Bring On the 40 Days
This year, I am using this season to force myself to do something I've been meaning to do for a long time now: re-establish the habit of writing.
I stopped writing regularly awhile ago, and as a result, I don't know what I think about pretty much anything anymore, except that I really want the Trump presidency to come to a screeching halt. But other than that, I can't really figure out much about life. Writing used to help me make sense of things, and I'm hoping it will again. Things like:
- Why do my teenage daughters' midriffs (and sculpted eyebrows and endless, curated selfies) bother me so much?
- How can one person make a stand against the divisions and rancor that are everywhere?
- When will I figure out how to make my iPhone serve me, rather than the other way around?
- Why is life so unbelievably hard? Why is life so unbelievably beautiful? And why is it so hard to focus on the beautiful?
I used to write a ton on this blog about raising my kids. Now, I am deep into this parenting thing and have been doing it mostly without the outlet of writing. I've now been parenting for almost 22 years. Still have quite a few more years ahead before that day in the distant future when I invite my grown kids over for dinner. I think about that day a lot -- what it will be like, who will be there. Will I like the people my children bring in to the family? How many grandkids will I have? Will my adult children trash my house then as they do now?
I feel simultaneously seasoned at motherhood and baffled by every new experience that comes my way as each individual child grows and changes. It's stunning, really, how unprepared I can still feel for the things that life throws our way. And I think life is trying to teach me to never feel like I have arrived, to always stay open to learning more and changing and becoming who I am.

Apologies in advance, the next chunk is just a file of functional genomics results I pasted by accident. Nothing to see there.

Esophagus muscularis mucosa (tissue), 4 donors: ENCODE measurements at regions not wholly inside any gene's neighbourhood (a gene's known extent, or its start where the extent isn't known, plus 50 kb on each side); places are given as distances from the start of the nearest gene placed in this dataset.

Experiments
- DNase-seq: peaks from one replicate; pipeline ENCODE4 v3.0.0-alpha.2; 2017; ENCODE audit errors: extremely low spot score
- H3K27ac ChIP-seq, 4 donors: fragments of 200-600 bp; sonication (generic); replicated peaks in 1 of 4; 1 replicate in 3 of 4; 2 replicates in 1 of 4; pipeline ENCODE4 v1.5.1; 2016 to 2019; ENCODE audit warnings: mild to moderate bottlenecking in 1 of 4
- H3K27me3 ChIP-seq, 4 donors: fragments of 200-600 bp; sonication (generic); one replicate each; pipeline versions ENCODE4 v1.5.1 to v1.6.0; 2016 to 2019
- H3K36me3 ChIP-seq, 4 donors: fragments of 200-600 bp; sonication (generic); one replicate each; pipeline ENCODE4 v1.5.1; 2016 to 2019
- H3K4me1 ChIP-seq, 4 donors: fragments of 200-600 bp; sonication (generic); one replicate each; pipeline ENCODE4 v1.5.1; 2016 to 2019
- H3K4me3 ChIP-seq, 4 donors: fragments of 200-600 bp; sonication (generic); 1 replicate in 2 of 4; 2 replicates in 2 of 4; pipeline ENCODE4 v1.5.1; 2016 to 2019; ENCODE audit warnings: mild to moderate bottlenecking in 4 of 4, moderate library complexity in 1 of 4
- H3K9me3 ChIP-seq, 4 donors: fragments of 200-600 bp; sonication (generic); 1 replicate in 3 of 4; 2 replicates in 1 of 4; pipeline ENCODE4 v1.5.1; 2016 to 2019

This week marks one very gigantic milestone in my family: we officially change pediatricians as of March 1, and I'm seriously deep in mourning over it. 21.5 years ago, after I had failed at one of the first TO DO items I ever became aware of as a newly expectant mother (research, interview and carefully choose a pediatrician for your new baby!), we were lucky enough to give birth on a night when Dr. Maria happened to be on call checking out all the newborns. She asked if we had a pediatrician and I sheepishly said no. She offered to be ours, and what the heck, she seemed nice, so we said YES.
It turned out to be the beginning of a beautiful relationship. Ever since, she has been by my side. She has helped us through the usual fevers and ear infections and viruses and sprains. She got us through a lacerated kidney and a rather unusual bowel movement issue (nuff said, truly). She has a perspective and approach to medicine that is fundamentally based on the relationships she is able to build with parents and kids, and IT WORKED FOR US. I have never, for one minute, been a mother without the amazing Dr. Maria in my back pocket, as it were, and we -- me, my husband, and all five of these little shits -- are beyond fortunate to have fallen into her lap.
Alas, health insurance rates don't care one whit about those relationships.
Faced with a choice of sticking with Dr. Maria and seeing our health insurance cost go up by $450 per month or switching to a plan that will only go up $150 -- which is to say, not much of a choice at all -- we "adulted" and did the totally sucky responsible practical fiscally smart very sad thing, and switched. (I'll have you know that I consciously chose not to use commas in that sentence because that's how it feels in my head: a steady, uninterrupted litany of yuckiness.)
It's fine. We'll all be fine. Maria will still be a big part of our lives (because BONUS: We became FRIENDS over the past two decades! We play FIDDLE together!). The kids will get another doctor, and I have a recommendation for a great one at Kaiser, where they will now be seen. It will all be fine. So why do feel like I'm in mourning?
Maria has been formative to my mothering, and to my identity as a mom. So now, I have to forge a new mom-dentity, with a new pediatrician who doesn't know our history, who doesn't know that Sam is the sweetest boy ever, or that Vincenzo and Lola are basically Picassos, that Elizabeth is wicked smart and hilarious, that Tallulah is a force of nature that we're gonna try not to screw up too much.
The new doctor will learn. She will come to see these kids as the freakin' miracles that they are. If she doesn't, I'll find a new doctor.
I saw Maria tonight (fiddle lessons every Thursday, yo!), and told her of my heartbreak. She gave me a hug and said: "I'll always be your pediatrician. You can always call me with stuff -- I just can't prescribe for you anymore."
See? She's gold.
Looking forward to seeing what I write about tomorrow.